"I remember Gary being rightly excited about the Dreamcast's analogue controller triggers," says Jack. "He had proposed a system whereby one trigger would control the neck and the other the jaw, which created this little core challenge of carefully picking things up (people/eggs/boxes) and not properly crushing them. We had a few sketched gameplay systems where you had to rescue/defend eggs, or you could pick people up and carry them as hostages."

Penn comments, "It controlled quite nicely. You stomped around, you’d eat people and grow, and then you'd destroy even more things. And the idea was as you ate and destroyed, you’d grow and you’d eat and destroy some more. They had got the guts of that working on Dreamcast."

So what happened? And why aren't we all playing Godzilla Takes America V with multiple protagonists and an online playground complete with roleplaying Kaiju? And why did Dreamcast owners instead have to endure the rather average Godzilla Generations and its equally forgettable sequel, Godzilla Generations: Maximum Impact? Well, in September 1999, Take-Two bought DMA from Infogrames for $11 million – plus the assumption of certain debts the developer had accrued – bringing with it a number of sweeping changes to the studio.

Over several weeks, we managed to create a number of blocks of a city with docks, retail areas, and brownstones. We were playing, really, but we added characters walking the streets and cars driving around.

Rockstar moved DMA from its historic home in Dundee to a new location in Edinburgh, where it became Rockstar North, and the Silicon Valley and Grand Theft Auto II teams were then consolidated into a single entity to work on the third Grand Theft Auto game.

Development of Grand Theft Auto III continued on Dreamcast, but exactly how long this version of the game was worked on or how far these experiments depends on the source. In 2023, Aaron Garbut, the current co-studio head at Rockstar North, told Game Informer about the Dreamcast tech demo:

"When we finished our first game at DMA Design, we had some time to prototype and come up with ideas. We also got access to a couple of Dreamcast devkits. Over several weeks, we managed to create a number of blocks of a city with docks, retail areas, and brownstones. We were playing, really, but we added characters walking the streets and cars driving around."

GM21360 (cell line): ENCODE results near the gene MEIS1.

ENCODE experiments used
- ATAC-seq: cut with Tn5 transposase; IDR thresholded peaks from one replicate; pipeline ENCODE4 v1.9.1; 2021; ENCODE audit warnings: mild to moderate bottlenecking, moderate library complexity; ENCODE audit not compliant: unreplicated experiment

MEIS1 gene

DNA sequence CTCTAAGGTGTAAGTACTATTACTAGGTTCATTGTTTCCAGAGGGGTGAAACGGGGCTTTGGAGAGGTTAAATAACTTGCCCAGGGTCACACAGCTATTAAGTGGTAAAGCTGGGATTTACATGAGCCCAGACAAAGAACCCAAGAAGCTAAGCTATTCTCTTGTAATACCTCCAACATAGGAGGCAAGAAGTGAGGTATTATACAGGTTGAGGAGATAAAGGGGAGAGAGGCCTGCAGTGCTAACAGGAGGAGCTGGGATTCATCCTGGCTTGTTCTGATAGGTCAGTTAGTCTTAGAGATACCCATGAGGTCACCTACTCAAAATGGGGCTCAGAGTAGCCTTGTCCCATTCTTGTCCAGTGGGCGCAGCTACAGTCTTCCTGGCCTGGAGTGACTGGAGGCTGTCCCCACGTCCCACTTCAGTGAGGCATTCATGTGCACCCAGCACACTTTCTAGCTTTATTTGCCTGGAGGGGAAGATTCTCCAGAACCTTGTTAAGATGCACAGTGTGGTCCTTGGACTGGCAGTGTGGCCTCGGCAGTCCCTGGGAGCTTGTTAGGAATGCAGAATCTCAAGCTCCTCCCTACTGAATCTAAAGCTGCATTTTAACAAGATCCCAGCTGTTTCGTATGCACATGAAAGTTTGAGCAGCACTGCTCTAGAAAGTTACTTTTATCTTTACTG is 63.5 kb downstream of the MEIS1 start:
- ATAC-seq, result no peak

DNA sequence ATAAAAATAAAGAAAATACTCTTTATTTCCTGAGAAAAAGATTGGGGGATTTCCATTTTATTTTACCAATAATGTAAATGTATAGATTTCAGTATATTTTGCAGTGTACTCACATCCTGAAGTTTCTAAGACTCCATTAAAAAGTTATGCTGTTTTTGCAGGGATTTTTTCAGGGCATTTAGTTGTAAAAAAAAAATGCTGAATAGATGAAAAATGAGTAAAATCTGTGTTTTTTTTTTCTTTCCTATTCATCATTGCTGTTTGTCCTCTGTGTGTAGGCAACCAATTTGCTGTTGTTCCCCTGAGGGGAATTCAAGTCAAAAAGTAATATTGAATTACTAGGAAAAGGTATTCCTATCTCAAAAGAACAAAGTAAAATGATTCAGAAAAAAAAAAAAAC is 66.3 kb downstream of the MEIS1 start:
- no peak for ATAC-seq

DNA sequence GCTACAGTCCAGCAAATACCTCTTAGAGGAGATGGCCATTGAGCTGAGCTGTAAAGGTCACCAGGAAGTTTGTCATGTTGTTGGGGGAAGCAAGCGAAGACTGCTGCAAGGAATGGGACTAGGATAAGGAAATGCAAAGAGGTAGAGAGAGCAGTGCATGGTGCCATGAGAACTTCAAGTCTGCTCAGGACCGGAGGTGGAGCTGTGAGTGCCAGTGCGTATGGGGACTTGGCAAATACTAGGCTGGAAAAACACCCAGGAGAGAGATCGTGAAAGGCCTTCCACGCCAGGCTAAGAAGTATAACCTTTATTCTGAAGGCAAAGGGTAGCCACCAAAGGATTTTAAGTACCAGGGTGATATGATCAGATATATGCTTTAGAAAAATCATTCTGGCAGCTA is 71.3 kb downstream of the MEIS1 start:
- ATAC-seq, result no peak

The Rockstar North technical director Obbe Vermeij, meanwhile, provided a slightly more conservative account of events on Twitter yesterday, claiming that development on Grand Theft Auto III for the Dreamcast continued for roughly four months, with the team producing a simple demo featuring "a basic character walking around".

As he writes, "We started developing gta3 on the DC but then switched to PS2 when it became clear the DC was not commercially viable. It was a shame. We were all into Phantasy Star Online at the time.

He continues, "If I'd have to guess I'd say we used the DC for about 4 months before switching to ps2. It wasn't for technical reasons. It looked like the DC could have handled gta3. It was for commercial reasons."

Though it's unlikely that Grand Theft Auto III alone could have saved the Dreamcast, especially given the timing of its eventual release, it's fascinating to think about how the game would have turned out if it had been released on Sega's hardware instead.

In the end, Grand Theft Auto III on the Dreamcast was never meant to be, though it's clear that the console had a small yet significant part in bringing the series into the third dimension.